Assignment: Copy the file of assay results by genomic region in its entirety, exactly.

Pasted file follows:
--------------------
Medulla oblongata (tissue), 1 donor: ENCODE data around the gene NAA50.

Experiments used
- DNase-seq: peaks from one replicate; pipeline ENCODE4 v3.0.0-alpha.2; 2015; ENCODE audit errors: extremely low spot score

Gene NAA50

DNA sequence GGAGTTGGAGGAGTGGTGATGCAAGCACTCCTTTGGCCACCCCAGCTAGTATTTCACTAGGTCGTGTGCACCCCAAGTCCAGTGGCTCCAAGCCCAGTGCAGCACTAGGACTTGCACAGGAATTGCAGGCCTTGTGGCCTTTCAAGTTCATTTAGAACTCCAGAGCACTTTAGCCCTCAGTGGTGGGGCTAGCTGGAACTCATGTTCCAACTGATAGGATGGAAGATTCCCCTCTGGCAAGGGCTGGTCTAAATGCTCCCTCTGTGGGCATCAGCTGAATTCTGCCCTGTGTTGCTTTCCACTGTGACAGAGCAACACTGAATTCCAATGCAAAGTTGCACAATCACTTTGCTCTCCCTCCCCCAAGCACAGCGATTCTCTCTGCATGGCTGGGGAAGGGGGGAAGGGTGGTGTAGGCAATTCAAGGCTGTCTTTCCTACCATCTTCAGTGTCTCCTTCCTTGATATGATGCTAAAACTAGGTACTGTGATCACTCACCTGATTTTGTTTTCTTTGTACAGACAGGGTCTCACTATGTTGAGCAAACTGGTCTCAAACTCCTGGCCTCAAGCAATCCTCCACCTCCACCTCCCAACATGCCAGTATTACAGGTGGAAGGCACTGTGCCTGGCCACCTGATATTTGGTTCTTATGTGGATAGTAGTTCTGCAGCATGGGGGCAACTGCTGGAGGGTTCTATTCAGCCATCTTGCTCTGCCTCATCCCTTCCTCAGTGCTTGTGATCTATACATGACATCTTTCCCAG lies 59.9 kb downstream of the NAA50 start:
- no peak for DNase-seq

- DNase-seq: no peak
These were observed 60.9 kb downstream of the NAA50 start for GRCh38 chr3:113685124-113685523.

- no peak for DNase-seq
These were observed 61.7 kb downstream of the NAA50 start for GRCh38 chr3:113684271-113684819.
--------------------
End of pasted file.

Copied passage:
Medulla oblongata (tissue), 1 donor: ENCODE data around the gene NAA50.

Experiments used
- DNase-seq: peaks from one replicate; pipeline ENCODE4 v3.0.0-alpha.2; 2015; ENCODE audit errors: extremely low spot score

Gene NAA50

DNA sequence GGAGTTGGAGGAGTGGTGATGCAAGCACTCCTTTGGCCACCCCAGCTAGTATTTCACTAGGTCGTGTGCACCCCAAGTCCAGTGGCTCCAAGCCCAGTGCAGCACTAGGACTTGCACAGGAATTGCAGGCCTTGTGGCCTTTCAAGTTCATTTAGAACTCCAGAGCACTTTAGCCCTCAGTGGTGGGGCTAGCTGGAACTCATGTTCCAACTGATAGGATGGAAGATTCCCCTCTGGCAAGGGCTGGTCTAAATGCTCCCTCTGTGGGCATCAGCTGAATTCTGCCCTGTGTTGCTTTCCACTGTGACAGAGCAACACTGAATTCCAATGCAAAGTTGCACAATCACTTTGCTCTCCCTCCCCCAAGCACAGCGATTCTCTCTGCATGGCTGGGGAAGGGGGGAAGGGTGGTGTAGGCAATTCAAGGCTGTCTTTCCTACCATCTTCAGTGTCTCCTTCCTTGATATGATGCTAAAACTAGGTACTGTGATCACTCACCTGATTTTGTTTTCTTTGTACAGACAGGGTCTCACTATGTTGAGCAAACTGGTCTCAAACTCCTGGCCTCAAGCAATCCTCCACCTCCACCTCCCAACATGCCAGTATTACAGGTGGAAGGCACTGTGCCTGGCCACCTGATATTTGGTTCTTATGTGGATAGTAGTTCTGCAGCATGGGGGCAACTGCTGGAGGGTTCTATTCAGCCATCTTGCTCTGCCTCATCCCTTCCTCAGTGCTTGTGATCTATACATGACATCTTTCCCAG lies 59.9 kb downstream of the NAA50 start:
- no peak for DNase-seq

- DNase-seq: no peak
These were observed 60.9 kb downstream of the NAA50 start for GRCh38 chr3:113685124-113685523.

- no peak for DNase-seq
These were observed 61.7 kb downstream of the NAA50 start for GRCh38 chr3:113684271-113684819.